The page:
Another buyer—who was later convicted of fraud on unrelated charges—said he was interested in a $5 million listing.....He gets there and says, “I want to check the acoustics of the piano…it’s very important—I won’t buy a house without the right acoustics.” He spent two hours playing the piano and ruined my plans.

The worst case, about 10 years ago, was a woman who spent just 20 minutes in a 5,400-square-foot, $7.2 million property with water views. She said she loved it but needed to make an offer to the seller directly...the seller was just blown away—a full-price offer in the first week of listing....But then days went on and the funds never came through. She said her money was overseas and it was tied up getting it back to the U.S. Every week it was supposed to come from a different bank. This went on for about 10 weeks....Ultimately, [the seller] put the home back on the market and it finally sold for $6.4 million a few months later.
These are entertaining stories, but high-end real estate brokers like Ms. Hatvany know enough to qualify buyers by getting evidence of financial resources. Once that it is in hand, the prospective buyer can tour away, interested or not, eccentric or not.

Thus it was and ever shall be....proof of money opens doors.

Thursday, December 15, 2016

Mitsuwa Meandering

In the age of Amazon one way for retailers to survive is to specialize.

Mitsuwa Marketplace, a Japanese chain with outlets in California, Illinois, and New Jersey, is one such enterprise. Its prices on familiar brands are higher than other markets', but that fact is irrelevant; one goes there for the hard-to-find Japanese imports.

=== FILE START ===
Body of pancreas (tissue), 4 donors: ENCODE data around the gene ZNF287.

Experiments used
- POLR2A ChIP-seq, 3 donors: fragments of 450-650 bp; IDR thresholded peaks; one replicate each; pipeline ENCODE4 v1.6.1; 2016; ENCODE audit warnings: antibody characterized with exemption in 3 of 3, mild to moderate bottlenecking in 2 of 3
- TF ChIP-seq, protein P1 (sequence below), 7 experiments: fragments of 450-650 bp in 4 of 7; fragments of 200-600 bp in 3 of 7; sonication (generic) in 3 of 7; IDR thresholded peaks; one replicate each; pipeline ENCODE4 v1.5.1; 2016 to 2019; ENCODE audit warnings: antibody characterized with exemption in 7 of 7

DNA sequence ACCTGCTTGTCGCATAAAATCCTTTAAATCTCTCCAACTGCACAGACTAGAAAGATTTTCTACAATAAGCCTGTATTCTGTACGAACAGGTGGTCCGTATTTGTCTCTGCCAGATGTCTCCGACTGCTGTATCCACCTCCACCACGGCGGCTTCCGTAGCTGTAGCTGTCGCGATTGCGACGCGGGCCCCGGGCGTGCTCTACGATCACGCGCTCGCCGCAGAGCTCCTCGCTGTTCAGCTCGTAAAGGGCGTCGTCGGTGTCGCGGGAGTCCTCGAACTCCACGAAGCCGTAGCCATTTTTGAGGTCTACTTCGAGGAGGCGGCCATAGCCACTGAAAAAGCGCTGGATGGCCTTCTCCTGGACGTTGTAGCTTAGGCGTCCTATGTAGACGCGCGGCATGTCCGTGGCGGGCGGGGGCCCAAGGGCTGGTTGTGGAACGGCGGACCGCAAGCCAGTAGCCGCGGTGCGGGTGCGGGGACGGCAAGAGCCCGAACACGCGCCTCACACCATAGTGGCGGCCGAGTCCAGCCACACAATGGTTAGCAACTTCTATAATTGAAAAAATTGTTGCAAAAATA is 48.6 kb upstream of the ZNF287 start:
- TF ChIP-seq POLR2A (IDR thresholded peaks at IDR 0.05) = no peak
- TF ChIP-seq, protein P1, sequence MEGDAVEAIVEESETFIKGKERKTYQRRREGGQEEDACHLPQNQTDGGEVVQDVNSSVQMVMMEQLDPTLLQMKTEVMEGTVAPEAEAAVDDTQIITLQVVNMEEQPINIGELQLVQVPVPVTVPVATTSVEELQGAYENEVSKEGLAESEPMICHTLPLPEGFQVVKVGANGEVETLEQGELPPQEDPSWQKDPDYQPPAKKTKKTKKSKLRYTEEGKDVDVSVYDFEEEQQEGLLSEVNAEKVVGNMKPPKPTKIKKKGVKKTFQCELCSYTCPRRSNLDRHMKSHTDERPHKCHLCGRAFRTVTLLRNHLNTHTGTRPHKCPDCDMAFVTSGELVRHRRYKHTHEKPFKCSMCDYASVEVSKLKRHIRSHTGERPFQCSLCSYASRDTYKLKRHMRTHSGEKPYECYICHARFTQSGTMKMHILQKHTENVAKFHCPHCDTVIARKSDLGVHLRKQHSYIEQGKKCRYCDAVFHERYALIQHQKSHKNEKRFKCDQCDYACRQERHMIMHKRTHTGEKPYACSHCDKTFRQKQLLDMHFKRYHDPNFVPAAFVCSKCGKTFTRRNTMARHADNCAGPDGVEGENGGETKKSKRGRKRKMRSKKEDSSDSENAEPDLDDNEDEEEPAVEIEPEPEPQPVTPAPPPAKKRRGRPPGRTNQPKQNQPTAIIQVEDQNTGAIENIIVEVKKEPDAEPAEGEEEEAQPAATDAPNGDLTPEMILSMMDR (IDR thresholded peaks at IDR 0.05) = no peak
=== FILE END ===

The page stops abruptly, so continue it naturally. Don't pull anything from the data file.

I like to wander the aisles looking at the signs written in Japlish. Yes, they're amusing but not in a ripe-for-mockery sense (after all, their English is miles better than my Japanese). Just try writing genuine Japlish, dear monolingual reader, you can't do it, much like good singers have a difficult time singing off-key.

Meanwhile....hope Christmas filling holidays merry cheer!

Wednesday, December 14, 2016

Wear It Proudly

At Mitsuwa Marketplace your humble blogger came across a display for GOO.N Diapers. Before you ask,
The name GOO.N comes from ぐんぐん (gun-gun). This Japanese phrase refers to a baby’s steady growth. The GOO.N brand name reflects our desire for all babies to keep growing.
One reviewer enthused:
The Silky Soft Touch Sheet....undergoes a treatment specially designed to ensure smoothness, reduce bulkiness and eliminate the fibers that could possibly irritate your baby’s sensitive skin and result in diaper rash.
The most interesting feature, IMHO, is "the Wetness Indicator located on the front of the diaper that helps parents to know when to change their baby’s diaper."

No longer must parents employ their senses of touch or smell, all they need are their eyes.